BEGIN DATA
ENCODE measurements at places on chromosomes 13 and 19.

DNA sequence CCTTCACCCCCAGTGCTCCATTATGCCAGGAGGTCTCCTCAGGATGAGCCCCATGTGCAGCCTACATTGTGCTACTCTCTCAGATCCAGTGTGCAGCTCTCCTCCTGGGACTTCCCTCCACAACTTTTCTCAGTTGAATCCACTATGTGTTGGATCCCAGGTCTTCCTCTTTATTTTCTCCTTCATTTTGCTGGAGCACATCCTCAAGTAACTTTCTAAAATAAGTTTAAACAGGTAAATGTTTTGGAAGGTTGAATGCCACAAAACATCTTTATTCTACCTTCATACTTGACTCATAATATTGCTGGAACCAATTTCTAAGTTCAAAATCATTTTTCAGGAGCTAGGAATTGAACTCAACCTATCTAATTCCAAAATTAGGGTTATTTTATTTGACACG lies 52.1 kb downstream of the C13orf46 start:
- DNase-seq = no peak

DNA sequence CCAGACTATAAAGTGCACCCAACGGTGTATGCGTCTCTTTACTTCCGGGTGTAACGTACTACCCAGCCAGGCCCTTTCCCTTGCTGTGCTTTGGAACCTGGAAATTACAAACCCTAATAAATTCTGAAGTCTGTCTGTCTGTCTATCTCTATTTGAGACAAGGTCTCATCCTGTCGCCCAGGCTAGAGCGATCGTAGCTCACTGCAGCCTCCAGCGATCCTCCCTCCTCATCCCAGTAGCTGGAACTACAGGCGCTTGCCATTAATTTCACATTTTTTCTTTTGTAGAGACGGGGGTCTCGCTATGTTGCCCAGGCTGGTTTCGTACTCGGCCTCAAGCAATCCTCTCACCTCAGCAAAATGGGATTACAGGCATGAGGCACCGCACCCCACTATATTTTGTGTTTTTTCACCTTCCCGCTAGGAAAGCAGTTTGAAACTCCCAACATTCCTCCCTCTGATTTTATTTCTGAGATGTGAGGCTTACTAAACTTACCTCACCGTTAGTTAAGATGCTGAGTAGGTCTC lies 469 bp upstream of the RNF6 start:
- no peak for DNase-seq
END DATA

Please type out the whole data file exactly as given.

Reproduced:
ENCODE measurements at places on chromosomes 13 and 19.

DNA sequence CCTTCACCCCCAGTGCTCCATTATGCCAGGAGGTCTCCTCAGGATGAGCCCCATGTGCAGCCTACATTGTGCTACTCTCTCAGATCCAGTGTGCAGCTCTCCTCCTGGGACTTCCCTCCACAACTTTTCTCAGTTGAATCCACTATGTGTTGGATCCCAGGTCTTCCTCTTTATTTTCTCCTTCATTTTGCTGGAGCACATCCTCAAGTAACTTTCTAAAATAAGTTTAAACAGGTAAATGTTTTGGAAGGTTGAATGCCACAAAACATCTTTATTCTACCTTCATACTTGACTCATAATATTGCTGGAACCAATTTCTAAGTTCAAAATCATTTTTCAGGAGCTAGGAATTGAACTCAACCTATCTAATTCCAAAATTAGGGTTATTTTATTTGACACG lies 52.1 kb downstream of the C13orf46 start:
- DNase-seq = no peak

DNA sequence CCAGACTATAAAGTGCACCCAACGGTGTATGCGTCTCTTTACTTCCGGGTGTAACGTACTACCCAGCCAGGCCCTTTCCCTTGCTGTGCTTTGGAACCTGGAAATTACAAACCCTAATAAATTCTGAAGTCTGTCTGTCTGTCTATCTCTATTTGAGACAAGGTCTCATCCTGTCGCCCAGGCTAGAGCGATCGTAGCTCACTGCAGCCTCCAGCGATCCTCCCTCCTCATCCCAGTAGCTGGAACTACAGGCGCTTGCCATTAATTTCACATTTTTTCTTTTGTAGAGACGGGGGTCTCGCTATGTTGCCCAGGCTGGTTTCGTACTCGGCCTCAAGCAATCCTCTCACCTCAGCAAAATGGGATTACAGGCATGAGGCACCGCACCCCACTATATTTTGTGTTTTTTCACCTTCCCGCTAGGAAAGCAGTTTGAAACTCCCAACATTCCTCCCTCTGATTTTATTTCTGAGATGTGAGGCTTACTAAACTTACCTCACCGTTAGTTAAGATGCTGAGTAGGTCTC lies 469 bp upstream of the RNF6 start:
- no peak for DNase-seq